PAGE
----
According to another example of the prior art, Japanese Unexamined Patent Publication (Kokai) No. 11-185395 (Patent Document 4) discloses a clock reproduction PLL unit that prevents PLL unlock due to temperature variation and generates a reference voltage with high accuracy with a resolution finer than a phase difference signal. In the PLL unit, an 8-bit phase difference signal is input from a phase comparator to one input of a differential amplifier, while reference data having a resolution of 12 bits having been modulated in a time base direction in a data modulation circuit are input to the other input of the phase comparator, whereby a control voltage is generated based on a reference voltage substantially having a resolution of 12 bits.

Patent Document 1: Japanese Unexamined Patent Publication (Kokai) No. 2004-274673

Patent Document 1: Japanese Unexamined Patent Publication (Kokai) No. 05-090993

Patent Document 1: Japanese Unexamined Patent Publication (Kokai) No. 10-173521

Patent Document 1: Japanese Unexamined Patent Publication (Kokai) No. 11-185395

However, in the conventional frequency synthesizers described above, when driving circuits such as the charge pump 24, the LPF 25, and the like, connected to the control terminal of the VCO 26 has a high impedance, the phase noise characteristics of the VCO 26 is degraded at an offset frequency of several kHz or less. Therefore, there is a problem that the VCO 26 driven with high impedance may be unable to suppress the noise even when the PLL is successfully locked.

In such a case, since the high impedance is in the order of several hundreds of ohms [Ω], a normal lag-lead filter cannot cope with such a problem.

SUMMARY OF THE INVENTION

The present invention has been made in consideration of the aforementioned situation, and it is an object of the invention to provide a VCO driving circuit and a frequency synthesizer, in which the impedance as viewed from a VCO control terminal is reduced to prevent degradation of the VCO phase noise characteristics.

Another object of the invention is to provide a VCO driving circuit and a frequency synthesizer, in which the impedance as viewed from a VCO control terminal is reduced to prevent degradation of the VCO phase noise characteristics, and in which a natural frequency is maintained at a constant value against solid variations of the VCO or temperature variations.

To overcome the problems of the conventional techniques, according to an aspect of the present invention, there is provided a VCO driving circuit that inputs a control signal to a control terminal of a voltage controlled oscillator, the VCO driving circuit including: a coarse adjustment DAC that receives digital data having a coarse adjustment frequency to output an analog signal; a fine adjustment DAC that receives digital data having a fine adjustment frequency to output an analog signal; a first LPF that removes noise from an output signal from the coarse adjustment DAC and then provides the resultant signal as an input to the control terminal of the voltage controlled oscillator, the first LPF having frequency pass characteristics that allow only a low frequency component to pass therethrough; a second LPF that converts an output signal from the fine adjustment DAC to a voltage to thereby smooth the signal, the second LPF having frequency pass characteristics that allow high frequency components to pass therethrough; a resistor that connects an input stage of the first LPF to an input stage of the second LPF; and a capacitor that provides a capacitive coupling such that the output of the second LPF is added to the output of the first LPF. It is, therefore, possible to provide an advantage that the impedance as viewed from the control terminal of the voltage controlled oscillator is reduced to prevent degradation of the phase noise characteristics of the voltage controlled oscillator.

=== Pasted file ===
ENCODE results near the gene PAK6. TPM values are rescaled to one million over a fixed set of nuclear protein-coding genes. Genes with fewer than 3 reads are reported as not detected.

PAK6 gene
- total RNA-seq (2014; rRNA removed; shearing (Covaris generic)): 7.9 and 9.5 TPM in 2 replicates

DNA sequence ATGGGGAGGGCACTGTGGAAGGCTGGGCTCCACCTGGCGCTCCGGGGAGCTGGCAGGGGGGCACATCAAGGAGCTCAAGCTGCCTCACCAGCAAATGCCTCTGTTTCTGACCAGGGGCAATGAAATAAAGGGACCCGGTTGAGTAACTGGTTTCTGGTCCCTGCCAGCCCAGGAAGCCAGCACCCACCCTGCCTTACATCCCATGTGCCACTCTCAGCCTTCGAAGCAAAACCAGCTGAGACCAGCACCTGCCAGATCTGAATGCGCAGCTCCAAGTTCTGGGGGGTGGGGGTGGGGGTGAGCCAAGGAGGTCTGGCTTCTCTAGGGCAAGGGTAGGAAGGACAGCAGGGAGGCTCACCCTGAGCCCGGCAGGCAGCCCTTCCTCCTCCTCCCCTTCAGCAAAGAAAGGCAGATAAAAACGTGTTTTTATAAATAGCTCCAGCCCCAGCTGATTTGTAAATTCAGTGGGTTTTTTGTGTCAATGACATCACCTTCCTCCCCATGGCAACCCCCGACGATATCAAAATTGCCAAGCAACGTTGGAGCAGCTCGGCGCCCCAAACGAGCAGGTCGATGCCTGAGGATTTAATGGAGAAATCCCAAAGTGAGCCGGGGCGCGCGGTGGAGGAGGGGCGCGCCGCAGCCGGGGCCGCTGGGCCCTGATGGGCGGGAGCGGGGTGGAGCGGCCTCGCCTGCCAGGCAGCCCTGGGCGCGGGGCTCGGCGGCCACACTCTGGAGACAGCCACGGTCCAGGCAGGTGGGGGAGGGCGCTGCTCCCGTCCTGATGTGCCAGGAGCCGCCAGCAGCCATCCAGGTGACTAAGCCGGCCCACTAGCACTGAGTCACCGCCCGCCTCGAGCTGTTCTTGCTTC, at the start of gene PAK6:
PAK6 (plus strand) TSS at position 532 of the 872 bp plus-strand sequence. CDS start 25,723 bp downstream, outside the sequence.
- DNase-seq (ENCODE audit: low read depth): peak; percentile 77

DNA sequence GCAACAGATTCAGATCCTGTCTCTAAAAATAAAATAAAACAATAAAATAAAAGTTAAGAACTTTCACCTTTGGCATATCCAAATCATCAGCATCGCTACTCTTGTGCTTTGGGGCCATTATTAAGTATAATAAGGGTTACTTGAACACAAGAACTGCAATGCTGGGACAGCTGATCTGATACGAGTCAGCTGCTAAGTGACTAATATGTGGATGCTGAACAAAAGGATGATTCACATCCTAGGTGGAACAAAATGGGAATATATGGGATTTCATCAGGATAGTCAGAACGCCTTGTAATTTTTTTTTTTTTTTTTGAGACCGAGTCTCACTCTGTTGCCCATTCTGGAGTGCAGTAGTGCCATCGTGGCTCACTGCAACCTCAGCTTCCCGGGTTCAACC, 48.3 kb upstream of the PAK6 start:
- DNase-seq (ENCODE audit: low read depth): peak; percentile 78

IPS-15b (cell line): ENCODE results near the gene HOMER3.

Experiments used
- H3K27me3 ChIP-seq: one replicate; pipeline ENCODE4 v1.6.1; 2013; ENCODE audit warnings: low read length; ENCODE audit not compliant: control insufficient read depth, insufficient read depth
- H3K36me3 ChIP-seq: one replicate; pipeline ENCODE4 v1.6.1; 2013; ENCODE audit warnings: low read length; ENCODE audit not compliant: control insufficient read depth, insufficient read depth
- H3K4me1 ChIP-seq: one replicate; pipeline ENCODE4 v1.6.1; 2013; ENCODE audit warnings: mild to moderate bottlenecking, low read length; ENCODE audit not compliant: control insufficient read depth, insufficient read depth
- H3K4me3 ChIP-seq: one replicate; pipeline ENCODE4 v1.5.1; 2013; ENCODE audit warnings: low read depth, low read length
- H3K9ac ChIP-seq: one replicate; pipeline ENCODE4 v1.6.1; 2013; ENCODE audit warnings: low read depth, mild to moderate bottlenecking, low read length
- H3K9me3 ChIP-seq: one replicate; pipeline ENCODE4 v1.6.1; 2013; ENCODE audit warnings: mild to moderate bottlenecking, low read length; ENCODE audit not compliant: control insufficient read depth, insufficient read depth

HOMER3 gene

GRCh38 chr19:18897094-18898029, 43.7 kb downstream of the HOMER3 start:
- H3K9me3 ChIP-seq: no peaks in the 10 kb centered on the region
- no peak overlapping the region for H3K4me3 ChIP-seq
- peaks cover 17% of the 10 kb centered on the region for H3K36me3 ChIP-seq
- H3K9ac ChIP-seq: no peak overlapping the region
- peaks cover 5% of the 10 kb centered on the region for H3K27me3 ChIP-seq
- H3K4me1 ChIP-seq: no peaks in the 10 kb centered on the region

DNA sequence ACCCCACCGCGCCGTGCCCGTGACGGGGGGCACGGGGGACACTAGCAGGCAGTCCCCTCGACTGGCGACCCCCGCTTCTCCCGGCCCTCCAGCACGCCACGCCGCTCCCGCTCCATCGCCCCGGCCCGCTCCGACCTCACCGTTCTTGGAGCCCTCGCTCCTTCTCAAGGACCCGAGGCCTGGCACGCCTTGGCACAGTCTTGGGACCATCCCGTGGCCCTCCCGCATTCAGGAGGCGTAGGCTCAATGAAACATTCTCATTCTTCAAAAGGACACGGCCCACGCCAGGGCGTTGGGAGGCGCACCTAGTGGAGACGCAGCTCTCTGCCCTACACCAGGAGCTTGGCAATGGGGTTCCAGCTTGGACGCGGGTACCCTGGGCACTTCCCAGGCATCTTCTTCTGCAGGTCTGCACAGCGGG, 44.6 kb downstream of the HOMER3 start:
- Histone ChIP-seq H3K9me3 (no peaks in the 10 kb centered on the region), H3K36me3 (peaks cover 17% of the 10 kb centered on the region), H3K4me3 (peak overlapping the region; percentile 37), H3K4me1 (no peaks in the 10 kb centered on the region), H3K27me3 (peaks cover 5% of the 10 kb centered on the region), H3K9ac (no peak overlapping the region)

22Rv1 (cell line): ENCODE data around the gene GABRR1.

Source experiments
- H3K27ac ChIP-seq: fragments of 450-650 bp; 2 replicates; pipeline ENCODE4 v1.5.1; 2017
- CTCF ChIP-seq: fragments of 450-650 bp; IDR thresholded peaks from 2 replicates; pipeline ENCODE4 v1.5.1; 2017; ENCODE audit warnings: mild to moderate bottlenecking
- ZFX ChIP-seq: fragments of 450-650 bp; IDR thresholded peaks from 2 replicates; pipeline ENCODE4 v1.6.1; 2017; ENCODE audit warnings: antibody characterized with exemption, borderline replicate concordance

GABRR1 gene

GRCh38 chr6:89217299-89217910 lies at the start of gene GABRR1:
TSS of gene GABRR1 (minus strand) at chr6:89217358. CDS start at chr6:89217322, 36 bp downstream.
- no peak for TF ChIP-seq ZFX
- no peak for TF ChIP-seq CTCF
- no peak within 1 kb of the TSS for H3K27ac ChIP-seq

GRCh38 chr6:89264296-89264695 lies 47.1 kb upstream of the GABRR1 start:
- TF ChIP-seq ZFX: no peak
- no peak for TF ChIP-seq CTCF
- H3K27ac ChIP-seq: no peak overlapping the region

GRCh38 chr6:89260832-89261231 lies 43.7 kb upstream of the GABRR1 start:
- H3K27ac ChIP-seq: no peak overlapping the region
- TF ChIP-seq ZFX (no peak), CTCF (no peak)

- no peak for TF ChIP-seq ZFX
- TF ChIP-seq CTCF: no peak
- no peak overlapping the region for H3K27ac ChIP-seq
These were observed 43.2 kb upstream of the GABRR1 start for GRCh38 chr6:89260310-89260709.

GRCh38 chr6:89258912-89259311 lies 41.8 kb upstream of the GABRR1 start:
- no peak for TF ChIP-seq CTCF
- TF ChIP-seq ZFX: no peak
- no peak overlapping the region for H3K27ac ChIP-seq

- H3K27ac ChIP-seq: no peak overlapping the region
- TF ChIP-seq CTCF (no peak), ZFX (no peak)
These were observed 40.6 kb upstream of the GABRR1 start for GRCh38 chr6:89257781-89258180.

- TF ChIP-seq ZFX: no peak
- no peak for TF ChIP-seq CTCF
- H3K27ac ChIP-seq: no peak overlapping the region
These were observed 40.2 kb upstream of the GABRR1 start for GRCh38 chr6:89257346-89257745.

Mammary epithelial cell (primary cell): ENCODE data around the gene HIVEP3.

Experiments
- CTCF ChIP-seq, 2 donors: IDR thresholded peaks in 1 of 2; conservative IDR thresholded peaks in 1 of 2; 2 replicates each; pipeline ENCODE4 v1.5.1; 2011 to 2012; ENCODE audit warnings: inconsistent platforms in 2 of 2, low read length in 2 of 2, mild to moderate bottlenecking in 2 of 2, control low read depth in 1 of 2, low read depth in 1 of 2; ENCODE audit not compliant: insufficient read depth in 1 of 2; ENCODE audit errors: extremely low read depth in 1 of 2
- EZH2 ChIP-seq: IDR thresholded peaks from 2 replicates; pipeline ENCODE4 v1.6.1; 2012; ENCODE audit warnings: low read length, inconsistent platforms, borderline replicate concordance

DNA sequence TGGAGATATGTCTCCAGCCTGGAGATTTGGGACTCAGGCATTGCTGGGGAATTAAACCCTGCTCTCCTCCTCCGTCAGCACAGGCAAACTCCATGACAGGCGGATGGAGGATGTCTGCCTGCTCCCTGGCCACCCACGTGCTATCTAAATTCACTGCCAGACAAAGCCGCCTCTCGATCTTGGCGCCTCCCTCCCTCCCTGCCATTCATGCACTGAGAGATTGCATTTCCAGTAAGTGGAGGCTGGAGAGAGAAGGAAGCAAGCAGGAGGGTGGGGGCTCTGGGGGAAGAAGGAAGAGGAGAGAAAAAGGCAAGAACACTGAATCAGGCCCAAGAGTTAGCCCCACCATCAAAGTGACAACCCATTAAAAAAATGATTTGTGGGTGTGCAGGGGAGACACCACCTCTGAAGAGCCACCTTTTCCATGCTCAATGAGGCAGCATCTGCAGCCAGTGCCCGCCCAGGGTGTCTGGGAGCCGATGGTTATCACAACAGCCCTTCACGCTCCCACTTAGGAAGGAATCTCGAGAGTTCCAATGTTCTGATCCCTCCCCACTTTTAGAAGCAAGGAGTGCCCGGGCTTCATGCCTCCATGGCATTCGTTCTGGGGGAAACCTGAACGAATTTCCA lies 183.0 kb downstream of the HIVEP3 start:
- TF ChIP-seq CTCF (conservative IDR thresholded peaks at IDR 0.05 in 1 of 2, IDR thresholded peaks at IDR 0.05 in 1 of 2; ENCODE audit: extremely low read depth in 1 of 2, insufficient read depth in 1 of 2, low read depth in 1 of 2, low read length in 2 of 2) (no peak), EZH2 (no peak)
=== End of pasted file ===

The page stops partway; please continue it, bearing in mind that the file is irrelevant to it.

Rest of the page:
In the VCO driving circuit according to the above aspect of the present invention, the first LPF is configured by a combination of a resistor and a capacitor. Moreover, a combination of an inductor and a capacitor or a resistor, or a combination of an inductor and a capacitor, the second LPF is configured by a combination of a resistor and a capacitor, a combination of an inductor and a capacitor or a resistor, or a combination of an inductor and a capacitor. Furthermore, a resistance of the resistor connecting the input stage of the first LPF to the input stage of the second LPF is larger than a total resistance of the resistors of the second LPF. It is, therefore, possible to provide an advantage that the voltage controlled oscillator is not influenced by a DC component of the voltage of the fine adjustment DAC.

According to another aspect of the present invention, there is provided a VCO driving circuit that inputs a control signal to a control terminal of a voltage controlled oscillator, the VCO driving circuit including: a coarse adjustment DAC that receives digital data having a coarse adjustment frequency to output an analog signal; a fine adjustment DAC that receives digital data having a fine adjustment frequency to output an analog signal; a first LPF that removes noise from an output signal from the coarse adjustment DAC, the first LPF having frequency pass characteristics that allow only a low frequency component to pass therethrough; a voltage dividing means that divides a voltage of an output from the fine adjustment DAC; a resistor that connects an input stage of the first LPF to an input stage of the voltage dividing means; a third LPF that smoothes out an output signal from the first LPF and then provides the resulting signal as an input to the control terminal of the voltage controlled oscillator; and a capacitor that provides a capacitive coupling such that the voltage divided by the voltage dividing means is applied to the output of the first LPF. It is, therefore, possible to provide an advantage that the impedance as viewed from the control terminal of the voltage controlled oscillator is reduced to prevent degradation of the phase noise characteristics of the voltage controlled oscillator.